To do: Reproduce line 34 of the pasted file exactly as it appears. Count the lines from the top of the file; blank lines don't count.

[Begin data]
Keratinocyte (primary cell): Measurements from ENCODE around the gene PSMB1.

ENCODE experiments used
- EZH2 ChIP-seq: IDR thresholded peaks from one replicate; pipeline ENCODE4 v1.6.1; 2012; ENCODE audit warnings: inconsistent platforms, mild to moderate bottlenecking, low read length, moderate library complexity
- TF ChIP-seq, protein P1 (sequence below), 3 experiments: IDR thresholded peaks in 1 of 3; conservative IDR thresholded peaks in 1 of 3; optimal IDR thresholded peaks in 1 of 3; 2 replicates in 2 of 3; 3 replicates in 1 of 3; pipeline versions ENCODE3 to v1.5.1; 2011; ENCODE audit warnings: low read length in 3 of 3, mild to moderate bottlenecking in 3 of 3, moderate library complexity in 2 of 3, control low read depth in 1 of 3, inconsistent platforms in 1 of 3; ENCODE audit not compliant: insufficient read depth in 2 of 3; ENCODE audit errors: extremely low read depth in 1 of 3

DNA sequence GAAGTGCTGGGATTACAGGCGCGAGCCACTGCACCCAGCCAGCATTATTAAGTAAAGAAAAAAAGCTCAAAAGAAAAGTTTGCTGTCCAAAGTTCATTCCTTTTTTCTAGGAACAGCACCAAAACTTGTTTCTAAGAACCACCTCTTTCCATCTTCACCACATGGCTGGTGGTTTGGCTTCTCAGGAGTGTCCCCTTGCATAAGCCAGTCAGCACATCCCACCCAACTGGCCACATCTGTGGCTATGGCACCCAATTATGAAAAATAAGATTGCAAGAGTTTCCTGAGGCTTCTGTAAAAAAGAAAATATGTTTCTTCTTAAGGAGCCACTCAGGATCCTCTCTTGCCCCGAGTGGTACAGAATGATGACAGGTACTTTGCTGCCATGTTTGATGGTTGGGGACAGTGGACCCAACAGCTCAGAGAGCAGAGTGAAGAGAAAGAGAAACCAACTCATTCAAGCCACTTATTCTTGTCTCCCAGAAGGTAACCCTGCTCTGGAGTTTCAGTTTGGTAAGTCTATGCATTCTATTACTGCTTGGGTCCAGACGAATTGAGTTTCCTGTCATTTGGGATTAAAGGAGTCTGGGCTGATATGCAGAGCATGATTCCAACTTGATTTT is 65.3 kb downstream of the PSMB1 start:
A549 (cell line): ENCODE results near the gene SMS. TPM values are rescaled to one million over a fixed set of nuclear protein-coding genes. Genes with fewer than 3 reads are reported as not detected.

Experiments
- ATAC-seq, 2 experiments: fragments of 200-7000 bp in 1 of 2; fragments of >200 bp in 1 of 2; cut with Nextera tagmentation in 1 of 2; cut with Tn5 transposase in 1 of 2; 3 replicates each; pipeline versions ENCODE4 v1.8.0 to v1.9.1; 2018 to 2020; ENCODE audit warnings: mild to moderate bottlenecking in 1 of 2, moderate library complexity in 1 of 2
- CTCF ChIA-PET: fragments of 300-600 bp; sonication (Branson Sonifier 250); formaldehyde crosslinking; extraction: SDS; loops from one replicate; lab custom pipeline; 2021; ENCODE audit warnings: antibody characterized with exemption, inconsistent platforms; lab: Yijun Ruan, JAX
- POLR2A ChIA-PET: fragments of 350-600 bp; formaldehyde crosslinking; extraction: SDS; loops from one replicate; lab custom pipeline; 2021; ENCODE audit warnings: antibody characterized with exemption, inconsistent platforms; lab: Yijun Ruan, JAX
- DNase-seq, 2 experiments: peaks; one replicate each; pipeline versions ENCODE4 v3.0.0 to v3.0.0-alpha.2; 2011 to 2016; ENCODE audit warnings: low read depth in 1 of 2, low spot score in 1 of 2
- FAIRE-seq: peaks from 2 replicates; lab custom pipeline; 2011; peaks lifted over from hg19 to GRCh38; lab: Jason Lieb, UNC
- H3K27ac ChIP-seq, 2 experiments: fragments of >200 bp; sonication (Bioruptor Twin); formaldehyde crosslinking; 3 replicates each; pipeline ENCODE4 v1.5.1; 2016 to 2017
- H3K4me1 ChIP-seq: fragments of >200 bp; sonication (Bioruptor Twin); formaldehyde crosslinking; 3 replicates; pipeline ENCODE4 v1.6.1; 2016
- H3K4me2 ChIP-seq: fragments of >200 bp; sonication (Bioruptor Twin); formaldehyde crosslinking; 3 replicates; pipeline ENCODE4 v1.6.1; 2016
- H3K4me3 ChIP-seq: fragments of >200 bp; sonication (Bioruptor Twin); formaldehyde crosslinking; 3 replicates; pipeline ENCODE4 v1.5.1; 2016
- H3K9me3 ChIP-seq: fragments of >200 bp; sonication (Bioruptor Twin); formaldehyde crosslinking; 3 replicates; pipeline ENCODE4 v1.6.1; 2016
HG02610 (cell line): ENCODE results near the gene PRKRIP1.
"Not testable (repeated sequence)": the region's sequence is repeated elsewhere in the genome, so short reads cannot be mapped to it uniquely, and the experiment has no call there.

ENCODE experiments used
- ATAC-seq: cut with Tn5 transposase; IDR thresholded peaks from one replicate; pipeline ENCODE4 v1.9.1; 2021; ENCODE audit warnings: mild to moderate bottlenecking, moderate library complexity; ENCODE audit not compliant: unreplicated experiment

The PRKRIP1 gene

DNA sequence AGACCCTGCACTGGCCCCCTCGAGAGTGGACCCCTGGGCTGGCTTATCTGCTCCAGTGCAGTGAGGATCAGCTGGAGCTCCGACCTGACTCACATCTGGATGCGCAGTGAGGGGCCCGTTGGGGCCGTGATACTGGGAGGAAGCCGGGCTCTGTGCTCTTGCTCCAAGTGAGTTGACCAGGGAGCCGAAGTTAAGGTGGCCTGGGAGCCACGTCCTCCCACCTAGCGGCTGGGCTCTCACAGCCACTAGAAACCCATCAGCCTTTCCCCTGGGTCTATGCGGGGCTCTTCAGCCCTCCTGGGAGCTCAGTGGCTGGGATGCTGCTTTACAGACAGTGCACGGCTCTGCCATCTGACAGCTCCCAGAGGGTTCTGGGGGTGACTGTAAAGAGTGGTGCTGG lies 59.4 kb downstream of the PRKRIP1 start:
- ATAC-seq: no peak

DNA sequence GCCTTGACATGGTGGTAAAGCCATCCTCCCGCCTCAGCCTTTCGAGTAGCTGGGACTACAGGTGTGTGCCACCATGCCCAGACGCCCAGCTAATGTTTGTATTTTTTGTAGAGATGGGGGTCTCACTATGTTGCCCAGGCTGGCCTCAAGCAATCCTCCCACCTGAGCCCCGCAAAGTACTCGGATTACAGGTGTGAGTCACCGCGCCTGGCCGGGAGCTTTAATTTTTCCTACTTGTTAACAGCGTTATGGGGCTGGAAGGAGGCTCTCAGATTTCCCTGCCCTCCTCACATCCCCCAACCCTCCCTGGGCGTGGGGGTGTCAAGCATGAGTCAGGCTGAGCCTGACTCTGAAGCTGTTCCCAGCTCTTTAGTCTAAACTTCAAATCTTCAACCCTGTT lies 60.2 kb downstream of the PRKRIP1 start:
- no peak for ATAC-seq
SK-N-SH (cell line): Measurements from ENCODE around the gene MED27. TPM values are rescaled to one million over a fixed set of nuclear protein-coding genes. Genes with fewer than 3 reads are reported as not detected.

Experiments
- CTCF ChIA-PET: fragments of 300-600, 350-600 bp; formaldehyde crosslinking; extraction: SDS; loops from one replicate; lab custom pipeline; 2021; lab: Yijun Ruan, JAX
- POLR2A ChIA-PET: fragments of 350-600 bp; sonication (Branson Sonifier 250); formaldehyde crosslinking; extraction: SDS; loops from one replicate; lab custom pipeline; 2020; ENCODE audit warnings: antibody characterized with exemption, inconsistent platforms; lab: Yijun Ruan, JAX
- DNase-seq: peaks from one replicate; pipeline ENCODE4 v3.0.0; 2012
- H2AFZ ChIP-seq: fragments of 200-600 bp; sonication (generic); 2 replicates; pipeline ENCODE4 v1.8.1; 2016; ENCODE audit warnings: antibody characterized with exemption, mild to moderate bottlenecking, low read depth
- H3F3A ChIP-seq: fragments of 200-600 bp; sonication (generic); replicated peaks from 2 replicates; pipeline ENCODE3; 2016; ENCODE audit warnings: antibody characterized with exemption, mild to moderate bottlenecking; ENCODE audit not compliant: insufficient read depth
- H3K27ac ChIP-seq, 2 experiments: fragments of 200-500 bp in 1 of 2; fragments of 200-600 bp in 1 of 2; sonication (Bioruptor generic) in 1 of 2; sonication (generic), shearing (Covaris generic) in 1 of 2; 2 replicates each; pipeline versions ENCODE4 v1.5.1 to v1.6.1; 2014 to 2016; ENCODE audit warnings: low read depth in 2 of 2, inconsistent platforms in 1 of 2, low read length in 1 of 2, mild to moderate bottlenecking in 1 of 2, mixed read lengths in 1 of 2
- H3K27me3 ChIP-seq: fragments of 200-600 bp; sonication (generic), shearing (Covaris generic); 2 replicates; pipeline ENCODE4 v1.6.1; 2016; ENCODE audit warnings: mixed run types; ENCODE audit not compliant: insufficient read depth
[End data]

- H3K27ac ChIP-seq, 2 experiments: fragments of 200-500 bp in 1 of 2; fragments of 200-600 bp in 1 of 2; sonication (Bioruptor generic) in 1 of 2; sonication (generic), shearing (Covaris generic) in 1 of 2; 2 replicates each; pipeline versions ENCODE4 v1.5.1 to v1.6.1; 2014 to 2016; ENCODE audit warnings: low read depth in 2 of 2, inconsistent platforms in 1 of 2, low read length in 1 of 2, mild to moderate bottlenecking in 1 of 2, mixed read lengths in 1 of 2